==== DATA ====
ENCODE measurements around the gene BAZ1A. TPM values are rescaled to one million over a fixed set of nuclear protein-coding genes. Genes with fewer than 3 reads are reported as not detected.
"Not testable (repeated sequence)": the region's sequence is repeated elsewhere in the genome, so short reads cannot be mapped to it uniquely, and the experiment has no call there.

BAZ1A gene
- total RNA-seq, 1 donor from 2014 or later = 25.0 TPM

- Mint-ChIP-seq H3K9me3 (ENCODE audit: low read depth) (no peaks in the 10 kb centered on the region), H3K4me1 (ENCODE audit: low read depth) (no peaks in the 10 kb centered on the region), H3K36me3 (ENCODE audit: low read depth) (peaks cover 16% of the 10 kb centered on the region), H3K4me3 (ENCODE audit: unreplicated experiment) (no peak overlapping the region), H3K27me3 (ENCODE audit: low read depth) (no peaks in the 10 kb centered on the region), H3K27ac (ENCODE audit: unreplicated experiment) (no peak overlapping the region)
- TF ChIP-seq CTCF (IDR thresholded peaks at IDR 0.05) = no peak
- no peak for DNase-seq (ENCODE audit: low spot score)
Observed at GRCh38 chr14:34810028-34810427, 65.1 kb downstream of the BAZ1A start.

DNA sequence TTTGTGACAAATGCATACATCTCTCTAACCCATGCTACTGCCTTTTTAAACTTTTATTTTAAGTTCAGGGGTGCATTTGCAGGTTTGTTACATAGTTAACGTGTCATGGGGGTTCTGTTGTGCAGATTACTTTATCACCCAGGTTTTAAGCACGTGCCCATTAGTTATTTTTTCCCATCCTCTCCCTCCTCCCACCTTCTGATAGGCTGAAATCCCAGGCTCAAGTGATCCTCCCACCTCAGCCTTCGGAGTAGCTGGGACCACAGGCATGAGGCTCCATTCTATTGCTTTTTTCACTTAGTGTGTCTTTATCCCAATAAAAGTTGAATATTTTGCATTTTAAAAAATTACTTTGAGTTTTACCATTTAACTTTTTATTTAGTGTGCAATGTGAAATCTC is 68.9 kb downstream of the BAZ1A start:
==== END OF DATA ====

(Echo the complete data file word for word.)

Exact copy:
ENCODE measurements around the gene BAZ1A. TPM values are rescaled to one million over a fixed set of nuclear protein-coding genes. Genes with fewer than 3 reads are reported as not detected.
"Not testable (repeated sequence)": the region's sequence is repeated elsewhere in the genome, so short reads cannot be mapped to it uniquely, and the experiment has no call there.

BAZ1A gene
- total RNA-seq, 1 donor from 2014 or later = 25.0 TPM

- Mint-ChIP-seq H3K9me3 (ENCODE audit: low read depth) (no peaks in the 10 kb centered on the region), H3K4me1 (ENCODE audit: low read depth) (no peaks in the 10 kb centered on the region), H3K36me3 (ENCODE audit: low read depth) (peaks cover 16% of the 10 kb centered on the region), H3K4me3 (ENCODE audit: unreplicated experiment) (no peak overlapping the region), H3K27me3 (ENCODE audit: low read depth) (no peaks in the 10 kb centered on the region), H3K27ac (ENCODE audit: unreplicated experiment) (no peak overlapping the region)
- TF ChIP-seq CTCF (IDR thresholded peaks at IDR 0.05) = no peak
- no peak for DNase-seq (ENCODE audit: low spot score)
Observed at GRCh38 chr14:34810028-34810427, 65.1 kb downstream of the BAZ1A start.

DNA sequence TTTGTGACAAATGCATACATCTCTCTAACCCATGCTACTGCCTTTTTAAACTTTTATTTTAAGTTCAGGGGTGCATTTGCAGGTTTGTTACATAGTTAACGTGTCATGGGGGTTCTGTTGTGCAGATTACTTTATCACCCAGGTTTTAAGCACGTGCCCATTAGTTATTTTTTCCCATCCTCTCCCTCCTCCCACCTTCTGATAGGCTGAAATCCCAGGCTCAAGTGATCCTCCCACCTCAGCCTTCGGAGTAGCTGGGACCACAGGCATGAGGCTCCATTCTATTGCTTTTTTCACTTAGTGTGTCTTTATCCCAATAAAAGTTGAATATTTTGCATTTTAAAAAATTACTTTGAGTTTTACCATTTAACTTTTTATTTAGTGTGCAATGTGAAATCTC is 68.9 kb downstream of the BAZ1A start: